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Pose: The Best Family Drama on TV

I suppose I should start with the truth: I come from a fractured family. Though still in communication with every member of my immediate family, months can go by when I have not talked to any of them. My mother, my sister and definitely not my brothers.

I noticed my family’s distance as early as elementary school. I grew up well aware that while other kids in my class would probably spend at least one weekend over the summer at a family reunion or cook out in a humid park somewhere, I really could not recall any memories of cousins, aunts and uncles gathered together under a matriarch’s roof - the whole extended family reenacting its own version of the final scene in Soul Food. Neither my mother nor father seemed to have deep connections with family members beyond their own parents. In some ways, that disconnect has continued among their own children.

Perhaps this is why I can’t find words accurate enough to describe my connection to Pose, FX’s groundbreaking series about 1980s Ball culture in New York City. I was enthralled from the first episode when Blanca stalks through Washington Square Park looking for someone to co-opt as her own. As her family. She finds a young Damon sleeping on a bench because his own fractured family threw him away with an ease that baffles me. Their conversation is casual yet poignant. Blanca tells Damon she has seen how well he dances when he practices during the day. She tells him she, a woman who has just been given a reason to live after being informed she would soon die, is starting her own house and she wants it to be more than just a collection of trans women competing for their next Ball trophy. “I want it to be a real family where we all look out for each other.”

Her house becomes just that. She not only commits herself to taking care of Damon emotionally and financially, she extends her care to Pray Tell, father figure to pretty much every character on the show, and a number of impulsive young adults who have no one else to offer them a warm bed and even warmer heart when the world clearly states: “Your life means nothing to me.”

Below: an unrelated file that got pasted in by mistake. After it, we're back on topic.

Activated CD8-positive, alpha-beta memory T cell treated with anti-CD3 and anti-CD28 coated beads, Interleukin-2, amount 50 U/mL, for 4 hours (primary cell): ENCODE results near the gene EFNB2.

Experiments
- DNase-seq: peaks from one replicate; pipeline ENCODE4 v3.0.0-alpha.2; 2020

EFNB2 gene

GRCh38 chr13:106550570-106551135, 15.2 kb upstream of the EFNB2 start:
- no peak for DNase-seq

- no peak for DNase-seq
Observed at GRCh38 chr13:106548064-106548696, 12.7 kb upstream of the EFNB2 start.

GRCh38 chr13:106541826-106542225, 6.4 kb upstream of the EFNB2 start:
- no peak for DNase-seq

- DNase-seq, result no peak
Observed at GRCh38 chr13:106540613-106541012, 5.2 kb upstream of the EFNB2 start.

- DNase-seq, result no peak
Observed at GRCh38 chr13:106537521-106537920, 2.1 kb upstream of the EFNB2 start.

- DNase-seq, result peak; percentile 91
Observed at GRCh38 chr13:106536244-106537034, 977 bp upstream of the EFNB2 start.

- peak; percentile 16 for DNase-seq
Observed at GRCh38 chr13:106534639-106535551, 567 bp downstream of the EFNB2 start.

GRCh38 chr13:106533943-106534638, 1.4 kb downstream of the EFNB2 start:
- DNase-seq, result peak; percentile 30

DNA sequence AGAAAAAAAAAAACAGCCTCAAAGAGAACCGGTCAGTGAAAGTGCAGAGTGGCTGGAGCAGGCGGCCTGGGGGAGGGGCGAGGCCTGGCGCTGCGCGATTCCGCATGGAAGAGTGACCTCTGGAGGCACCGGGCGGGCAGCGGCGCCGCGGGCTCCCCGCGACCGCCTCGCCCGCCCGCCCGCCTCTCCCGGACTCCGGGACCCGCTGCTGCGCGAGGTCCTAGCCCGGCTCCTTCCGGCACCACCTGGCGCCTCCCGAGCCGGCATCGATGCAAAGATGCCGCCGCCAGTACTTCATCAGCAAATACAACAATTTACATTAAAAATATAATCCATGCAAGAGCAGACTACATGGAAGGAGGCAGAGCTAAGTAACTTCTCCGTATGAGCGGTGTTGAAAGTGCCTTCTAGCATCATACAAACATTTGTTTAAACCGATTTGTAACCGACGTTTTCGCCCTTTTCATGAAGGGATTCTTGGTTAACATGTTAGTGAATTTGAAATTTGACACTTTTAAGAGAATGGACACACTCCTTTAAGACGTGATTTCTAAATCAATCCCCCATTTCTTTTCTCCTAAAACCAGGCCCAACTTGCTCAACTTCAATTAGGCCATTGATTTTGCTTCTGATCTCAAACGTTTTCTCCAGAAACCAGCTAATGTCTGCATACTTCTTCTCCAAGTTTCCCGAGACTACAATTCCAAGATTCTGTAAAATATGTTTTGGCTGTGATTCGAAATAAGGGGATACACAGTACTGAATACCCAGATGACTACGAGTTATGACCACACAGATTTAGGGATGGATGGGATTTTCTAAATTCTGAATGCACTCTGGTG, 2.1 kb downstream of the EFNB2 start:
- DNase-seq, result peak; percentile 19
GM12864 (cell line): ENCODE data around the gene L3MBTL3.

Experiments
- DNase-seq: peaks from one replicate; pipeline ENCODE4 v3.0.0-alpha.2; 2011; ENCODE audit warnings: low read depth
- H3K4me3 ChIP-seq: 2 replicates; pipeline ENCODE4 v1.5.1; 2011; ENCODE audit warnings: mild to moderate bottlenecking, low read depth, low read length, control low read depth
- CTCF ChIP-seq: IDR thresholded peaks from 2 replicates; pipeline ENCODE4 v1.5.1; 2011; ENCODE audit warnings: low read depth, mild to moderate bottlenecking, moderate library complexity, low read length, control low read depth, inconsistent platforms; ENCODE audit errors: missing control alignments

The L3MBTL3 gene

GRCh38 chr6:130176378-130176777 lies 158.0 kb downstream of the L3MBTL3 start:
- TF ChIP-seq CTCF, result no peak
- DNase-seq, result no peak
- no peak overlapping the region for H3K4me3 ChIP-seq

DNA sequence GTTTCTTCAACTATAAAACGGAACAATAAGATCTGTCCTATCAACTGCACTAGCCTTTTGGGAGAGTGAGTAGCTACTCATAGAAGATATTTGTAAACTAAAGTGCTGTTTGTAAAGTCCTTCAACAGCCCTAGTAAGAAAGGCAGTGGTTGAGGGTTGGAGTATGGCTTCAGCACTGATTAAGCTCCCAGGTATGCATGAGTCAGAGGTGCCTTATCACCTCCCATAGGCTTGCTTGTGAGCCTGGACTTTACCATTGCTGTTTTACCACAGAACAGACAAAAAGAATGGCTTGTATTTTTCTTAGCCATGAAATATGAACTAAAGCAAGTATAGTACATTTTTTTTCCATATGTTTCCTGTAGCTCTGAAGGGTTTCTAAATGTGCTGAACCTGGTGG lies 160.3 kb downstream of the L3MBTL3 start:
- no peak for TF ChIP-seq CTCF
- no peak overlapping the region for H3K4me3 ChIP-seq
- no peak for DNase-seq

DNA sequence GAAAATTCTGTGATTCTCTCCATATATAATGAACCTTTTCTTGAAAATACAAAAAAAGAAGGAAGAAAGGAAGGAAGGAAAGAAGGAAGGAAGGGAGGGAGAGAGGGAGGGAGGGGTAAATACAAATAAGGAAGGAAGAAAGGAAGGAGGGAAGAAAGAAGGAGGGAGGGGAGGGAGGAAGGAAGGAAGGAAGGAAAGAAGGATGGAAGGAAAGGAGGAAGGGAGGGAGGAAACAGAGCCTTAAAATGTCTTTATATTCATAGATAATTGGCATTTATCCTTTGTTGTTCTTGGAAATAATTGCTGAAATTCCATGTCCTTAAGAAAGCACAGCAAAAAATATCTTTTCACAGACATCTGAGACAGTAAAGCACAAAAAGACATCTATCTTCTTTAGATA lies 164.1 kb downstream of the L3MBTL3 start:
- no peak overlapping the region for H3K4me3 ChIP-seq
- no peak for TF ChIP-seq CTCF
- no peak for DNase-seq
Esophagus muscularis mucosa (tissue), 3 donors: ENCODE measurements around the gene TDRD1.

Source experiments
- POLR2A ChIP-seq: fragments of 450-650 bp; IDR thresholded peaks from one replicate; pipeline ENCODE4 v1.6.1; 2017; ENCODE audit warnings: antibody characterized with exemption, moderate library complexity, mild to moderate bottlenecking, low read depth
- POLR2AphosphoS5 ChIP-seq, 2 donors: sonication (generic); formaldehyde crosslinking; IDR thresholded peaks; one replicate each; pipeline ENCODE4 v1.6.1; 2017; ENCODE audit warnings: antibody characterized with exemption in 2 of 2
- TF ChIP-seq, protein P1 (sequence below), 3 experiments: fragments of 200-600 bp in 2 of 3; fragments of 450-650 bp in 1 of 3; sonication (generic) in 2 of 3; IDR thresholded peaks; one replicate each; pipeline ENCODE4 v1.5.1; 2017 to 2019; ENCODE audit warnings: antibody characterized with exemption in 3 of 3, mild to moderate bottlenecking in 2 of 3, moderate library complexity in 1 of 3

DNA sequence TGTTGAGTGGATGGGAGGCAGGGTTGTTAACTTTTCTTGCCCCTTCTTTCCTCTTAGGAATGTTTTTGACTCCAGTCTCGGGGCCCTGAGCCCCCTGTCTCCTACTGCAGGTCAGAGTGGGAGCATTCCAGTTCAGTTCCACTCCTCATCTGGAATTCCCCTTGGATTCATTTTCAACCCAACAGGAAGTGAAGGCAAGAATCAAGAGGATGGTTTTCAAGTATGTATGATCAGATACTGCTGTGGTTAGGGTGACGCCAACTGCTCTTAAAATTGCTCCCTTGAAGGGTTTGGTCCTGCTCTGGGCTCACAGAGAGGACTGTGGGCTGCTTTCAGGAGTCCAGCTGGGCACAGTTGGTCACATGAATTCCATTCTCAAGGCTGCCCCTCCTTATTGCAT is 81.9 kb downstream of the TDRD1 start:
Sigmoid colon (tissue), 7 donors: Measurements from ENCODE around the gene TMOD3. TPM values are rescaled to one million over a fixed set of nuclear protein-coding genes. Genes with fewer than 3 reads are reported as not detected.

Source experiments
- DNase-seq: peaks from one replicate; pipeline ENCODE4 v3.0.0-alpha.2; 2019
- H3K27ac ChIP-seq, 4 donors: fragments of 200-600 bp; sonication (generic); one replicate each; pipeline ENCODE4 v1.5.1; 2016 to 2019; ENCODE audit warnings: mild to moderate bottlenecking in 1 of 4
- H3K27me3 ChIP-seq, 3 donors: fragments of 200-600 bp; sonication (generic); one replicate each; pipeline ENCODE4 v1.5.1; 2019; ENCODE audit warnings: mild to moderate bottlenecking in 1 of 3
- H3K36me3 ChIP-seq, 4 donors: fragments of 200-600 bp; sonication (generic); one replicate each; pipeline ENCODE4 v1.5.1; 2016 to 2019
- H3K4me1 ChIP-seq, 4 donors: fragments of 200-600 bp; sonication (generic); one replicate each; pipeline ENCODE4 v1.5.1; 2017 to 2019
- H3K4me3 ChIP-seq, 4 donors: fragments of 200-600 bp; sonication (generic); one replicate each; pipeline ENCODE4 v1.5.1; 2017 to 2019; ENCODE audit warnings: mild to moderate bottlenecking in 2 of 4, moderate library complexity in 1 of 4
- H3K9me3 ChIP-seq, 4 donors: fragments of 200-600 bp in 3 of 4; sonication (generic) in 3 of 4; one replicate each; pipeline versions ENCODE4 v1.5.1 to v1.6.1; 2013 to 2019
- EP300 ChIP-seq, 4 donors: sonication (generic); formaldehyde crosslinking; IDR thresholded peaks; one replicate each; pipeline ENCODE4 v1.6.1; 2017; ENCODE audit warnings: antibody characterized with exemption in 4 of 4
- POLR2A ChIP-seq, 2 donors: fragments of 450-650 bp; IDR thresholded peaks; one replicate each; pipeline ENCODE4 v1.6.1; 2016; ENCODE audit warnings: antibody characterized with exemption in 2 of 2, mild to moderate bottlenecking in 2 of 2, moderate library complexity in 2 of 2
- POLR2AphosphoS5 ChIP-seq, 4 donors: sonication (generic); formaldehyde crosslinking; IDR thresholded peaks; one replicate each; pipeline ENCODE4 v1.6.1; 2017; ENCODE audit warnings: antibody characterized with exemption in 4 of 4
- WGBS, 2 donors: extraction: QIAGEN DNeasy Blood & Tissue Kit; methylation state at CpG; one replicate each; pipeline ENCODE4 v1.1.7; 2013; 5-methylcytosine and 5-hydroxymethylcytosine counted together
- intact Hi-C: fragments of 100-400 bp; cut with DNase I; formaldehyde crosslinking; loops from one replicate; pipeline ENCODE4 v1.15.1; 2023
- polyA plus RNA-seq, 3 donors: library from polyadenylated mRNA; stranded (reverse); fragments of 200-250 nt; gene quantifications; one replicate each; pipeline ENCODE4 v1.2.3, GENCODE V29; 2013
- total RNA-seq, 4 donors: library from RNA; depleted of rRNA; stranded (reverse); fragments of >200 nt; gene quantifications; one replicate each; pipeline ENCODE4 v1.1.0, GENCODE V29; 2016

Pose is a tribute to chosen family. And it brings tears to my eyes just thinking about the beauty in such a simple premise.

My family would never throw me away the way Damon’s family did. I can’t imagine my mother kicking me, a teenaged child, out of her house for any reason. And if she did lose her mind enough to do it, my own mind can’t process my father not coming to my suddenly ill mother’s home to collect me and my belongings. I can’t think of any reason why my siblings would tell their children I am dead when I am living and breathing a train ride away.

Though I can’t relate to the specific fracture in Damon’s and Blanca’s biological families, I can understand the longing to create a family of their own choosing. A family that understands them and accepts them in a way their bio families can’t. It goes without saying that none of the characters on Pose want to have to choose their family. In their quiet moments, they are candid about how much the rejection of their families still cut them to the core. They long for the connection they have with their chosen family to be mirrored with the bio family members who have tossed them aside. Blanca, particularly, deals with an incredible amount of emotional abuse from her siblings just to attend the funeral of her mother, whose only tool for dealing with a son who knew he was really a daughter was to banish her child from her life.

For those of us who have come to rely more on our chosen family than our bio one, Pose is the ultimate testament to family being much broader, much bigger than just the people with whom you share DNA and a house. In one season, The Evangelistas comforted one of their own as she repeatedly got her heart broken by a white man so white he could have been on a box of oatmeal, showed up to an HIV ward to stare their future in the face because their chosen father needed them to, demanded a prominent dance institute give their frightened son and brother another chance to audition for an opportunity that would save his life, and held each other accountable for looking out for a vulnerable family member when they had valid reasons not to bother.

I can’t remember the last time the big or small screen has offered such a heart breaking, exquisite portrayal of family. Yes, each episode Billy Porter delivers superb extraness, holding nothing back as he allows us a peek into a world we never knew existed. And the costumes and Ball scenes are themselves worthy of their own show. However, if Pose is to be praised for nothing else, I say we should be up on our feet, clapping like deranged seals because it graciously provides us the prototype for and a comprehensive definition of family.

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